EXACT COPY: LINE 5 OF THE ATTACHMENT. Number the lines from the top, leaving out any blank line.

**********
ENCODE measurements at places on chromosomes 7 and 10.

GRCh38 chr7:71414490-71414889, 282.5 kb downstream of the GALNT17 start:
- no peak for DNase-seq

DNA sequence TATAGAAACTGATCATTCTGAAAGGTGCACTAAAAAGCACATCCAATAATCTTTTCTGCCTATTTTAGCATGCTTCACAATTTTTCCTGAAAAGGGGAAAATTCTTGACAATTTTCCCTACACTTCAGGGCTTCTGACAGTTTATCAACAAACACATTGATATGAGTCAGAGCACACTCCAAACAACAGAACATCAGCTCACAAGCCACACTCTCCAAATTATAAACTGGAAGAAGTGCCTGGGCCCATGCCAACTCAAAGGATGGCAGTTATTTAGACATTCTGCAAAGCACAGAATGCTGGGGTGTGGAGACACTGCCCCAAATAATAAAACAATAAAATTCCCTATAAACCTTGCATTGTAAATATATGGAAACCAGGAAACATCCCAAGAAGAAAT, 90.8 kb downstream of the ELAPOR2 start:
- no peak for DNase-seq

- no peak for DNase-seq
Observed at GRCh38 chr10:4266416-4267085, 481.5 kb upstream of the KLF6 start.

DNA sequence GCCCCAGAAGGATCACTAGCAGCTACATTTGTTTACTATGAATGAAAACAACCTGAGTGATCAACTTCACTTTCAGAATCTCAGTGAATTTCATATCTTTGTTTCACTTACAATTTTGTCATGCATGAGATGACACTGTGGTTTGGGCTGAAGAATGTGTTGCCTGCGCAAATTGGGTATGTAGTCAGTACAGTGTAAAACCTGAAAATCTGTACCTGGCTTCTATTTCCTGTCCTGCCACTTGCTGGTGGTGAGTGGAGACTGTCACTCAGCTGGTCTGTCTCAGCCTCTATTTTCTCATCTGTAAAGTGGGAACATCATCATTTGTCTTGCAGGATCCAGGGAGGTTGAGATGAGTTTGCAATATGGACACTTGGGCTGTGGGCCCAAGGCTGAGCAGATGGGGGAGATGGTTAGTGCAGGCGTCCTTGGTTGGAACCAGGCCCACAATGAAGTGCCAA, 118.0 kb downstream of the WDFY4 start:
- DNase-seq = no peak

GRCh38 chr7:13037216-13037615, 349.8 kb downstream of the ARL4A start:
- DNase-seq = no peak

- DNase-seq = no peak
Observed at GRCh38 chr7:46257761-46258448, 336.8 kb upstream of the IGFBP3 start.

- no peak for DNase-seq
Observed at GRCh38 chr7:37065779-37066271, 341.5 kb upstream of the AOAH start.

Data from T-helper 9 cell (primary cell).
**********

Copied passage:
- no peak for DNase-seq